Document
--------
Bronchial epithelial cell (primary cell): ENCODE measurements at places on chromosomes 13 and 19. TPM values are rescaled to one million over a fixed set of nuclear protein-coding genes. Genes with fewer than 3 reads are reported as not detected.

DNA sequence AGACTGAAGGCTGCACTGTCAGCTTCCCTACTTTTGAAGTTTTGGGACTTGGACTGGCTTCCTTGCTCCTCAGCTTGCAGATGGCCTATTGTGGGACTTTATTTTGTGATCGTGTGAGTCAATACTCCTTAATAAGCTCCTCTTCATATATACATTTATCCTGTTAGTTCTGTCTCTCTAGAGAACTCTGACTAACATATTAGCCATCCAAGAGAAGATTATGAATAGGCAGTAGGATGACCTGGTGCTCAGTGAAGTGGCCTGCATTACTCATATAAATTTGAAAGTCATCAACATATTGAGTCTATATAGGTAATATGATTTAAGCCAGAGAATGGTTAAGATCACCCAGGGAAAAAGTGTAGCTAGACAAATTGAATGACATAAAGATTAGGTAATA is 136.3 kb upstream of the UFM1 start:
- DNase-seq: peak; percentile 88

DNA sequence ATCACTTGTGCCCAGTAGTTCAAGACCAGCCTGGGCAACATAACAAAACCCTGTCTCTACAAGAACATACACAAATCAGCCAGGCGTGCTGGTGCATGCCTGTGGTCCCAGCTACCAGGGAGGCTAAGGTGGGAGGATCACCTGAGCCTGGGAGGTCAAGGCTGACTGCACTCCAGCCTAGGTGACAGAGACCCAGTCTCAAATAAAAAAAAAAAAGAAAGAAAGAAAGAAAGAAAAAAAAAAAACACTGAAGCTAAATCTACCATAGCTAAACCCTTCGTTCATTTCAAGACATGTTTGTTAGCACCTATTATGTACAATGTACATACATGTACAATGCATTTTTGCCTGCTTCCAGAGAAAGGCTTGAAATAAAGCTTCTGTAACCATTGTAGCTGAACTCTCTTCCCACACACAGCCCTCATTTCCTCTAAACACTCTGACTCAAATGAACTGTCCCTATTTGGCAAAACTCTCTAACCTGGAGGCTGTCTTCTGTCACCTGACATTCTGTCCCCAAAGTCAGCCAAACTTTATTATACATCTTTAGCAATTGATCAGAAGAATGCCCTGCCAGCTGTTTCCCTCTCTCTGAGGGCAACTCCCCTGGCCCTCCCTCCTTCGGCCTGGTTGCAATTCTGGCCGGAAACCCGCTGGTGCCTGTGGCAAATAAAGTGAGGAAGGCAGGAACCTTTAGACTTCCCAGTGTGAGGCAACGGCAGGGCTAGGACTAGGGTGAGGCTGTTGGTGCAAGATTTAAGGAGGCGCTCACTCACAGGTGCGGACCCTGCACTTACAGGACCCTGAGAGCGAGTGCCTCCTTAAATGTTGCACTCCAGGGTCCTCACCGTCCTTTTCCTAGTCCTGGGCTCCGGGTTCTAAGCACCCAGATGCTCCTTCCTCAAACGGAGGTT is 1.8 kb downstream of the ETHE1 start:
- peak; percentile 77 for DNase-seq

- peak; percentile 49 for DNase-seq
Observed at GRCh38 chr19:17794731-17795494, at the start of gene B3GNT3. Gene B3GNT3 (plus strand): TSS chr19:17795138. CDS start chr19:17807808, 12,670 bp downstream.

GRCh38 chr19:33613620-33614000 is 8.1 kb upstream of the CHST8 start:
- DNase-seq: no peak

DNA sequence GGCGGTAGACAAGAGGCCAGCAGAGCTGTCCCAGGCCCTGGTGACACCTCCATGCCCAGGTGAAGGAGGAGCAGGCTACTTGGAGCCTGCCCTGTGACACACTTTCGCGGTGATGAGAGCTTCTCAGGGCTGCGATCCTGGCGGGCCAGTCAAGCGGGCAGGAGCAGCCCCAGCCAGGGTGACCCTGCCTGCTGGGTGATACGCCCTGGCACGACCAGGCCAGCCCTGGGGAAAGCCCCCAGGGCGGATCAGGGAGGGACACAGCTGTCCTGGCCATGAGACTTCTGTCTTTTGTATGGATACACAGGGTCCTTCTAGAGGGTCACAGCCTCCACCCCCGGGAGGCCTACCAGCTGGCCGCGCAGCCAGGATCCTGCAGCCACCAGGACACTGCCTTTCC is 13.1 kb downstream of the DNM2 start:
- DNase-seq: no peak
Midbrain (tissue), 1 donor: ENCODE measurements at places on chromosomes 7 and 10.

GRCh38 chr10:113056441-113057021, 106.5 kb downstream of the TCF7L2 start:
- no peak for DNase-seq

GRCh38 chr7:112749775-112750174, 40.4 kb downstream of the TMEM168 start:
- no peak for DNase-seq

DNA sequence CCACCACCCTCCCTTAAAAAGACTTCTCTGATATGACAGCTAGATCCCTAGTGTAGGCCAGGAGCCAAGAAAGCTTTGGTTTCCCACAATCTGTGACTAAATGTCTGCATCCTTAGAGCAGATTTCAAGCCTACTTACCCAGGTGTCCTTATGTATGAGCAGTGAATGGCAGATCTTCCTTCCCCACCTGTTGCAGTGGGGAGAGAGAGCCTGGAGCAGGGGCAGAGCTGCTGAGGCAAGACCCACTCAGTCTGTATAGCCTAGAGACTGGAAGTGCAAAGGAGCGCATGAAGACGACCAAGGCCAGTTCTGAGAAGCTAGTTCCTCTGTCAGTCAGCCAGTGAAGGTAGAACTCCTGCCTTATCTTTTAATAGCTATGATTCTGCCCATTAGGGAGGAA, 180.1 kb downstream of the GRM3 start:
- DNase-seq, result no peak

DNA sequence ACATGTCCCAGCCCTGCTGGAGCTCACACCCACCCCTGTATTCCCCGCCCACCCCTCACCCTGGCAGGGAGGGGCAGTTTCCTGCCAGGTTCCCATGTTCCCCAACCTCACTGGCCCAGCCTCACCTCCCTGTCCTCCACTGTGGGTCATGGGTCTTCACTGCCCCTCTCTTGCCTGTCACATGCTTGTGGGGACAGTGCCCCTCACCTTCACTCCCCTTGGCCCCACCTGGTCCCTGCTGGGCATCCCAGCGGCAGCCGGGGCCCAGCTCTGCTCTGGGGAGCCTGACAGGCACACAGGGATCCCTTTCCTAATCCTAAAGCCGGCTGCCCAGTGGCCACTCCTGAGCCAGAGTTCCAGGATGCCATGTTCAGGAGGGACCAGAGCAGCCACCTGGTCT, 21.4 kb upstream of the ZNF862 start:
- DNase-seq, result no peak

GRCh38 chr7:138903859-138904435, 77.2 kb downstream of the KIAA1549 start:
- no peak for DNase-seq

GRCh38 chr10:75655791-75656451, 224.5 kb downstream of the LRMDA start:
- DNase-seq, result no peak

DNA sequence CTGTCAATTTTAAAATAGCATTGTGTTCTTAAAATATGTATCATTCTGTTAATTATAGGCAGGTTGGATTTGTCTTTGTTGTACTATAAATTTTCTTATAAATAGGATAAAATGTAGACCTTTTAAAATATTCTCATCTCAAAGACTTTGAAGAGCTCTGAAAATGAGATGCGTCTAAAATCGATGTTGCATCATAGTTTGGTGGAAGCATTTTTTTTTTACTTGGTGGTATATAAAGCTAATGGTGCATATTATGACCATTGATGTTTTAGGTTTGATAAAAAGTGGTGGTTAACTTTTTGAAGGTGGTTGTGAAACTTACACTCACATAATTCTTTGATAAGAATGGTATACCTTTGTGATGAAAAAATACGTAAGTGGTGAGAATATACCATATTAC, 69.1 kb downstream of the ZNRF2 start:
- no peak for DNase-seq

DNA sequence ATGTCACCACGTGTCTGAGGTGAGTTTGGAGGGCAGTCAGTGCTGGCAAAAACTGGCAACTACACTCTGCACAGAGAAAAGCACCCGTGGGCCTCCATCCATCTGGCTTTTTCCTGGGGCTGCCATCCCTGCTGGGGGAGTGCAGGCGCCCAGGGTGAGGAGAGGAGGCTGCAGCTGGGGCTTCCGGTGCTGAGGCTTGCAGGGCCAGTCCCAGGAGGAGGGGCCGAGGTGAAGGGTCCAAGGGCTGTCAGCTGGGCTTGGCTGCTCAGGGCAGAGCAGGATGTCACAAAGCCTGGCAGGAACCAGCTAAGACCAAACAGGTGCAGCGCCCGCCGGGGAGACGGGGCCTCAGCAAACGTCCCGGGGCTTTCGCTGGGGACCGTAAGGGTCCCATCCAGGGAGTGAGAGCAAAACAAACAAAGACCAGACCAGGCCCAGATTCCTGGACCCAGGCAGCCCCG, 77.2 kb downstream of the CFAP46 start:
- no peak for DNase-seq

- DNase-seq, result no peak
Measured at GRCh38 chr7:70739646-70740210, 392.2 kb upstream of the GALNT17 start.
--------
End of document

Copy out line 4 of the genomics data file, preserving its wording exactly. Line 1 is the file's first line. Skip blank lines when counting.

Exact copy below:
DNA sequence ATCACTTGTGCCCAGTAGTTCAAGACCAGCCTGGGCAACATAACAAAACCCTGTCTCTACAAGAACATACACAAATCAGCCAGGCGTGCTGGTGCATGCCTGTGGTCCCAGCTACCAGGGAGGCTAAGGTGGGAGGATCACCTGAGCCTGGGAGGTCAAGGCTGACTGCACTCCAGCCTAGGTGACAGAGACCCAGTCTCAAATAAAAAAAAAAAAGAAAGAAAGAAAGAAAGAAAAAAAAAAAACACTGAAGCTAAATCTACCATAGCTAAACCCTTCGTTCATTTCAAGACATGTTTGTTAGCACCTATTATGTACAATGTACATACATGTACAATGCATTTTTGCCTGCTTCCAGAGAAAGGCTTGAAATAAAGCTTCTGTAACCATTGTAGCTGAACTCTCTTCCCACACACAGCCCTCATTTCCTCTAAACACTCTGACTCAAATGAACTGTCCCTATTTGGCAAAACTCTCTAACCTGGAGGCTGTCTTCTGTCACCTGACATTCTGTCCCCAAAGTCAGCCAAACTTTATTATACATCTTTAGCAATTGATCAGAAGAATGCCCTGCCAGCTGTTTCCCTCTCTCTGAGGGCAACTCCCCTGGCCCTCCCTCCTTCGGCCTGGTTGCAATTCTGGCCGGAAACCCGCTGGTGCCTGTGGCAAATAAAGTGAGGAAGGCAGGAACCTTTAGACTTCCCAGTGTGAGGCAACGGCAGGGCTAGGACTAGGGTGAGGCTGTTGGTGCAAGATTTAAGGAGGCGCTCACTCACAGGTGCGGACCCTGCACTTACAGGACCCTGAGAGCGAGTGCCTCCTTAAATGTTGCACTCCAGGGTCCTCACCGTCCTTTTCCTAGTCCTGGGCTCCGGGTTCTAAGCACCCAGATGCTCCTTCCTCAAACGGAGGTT is 1.8 kb downstream of the ETHE1 start: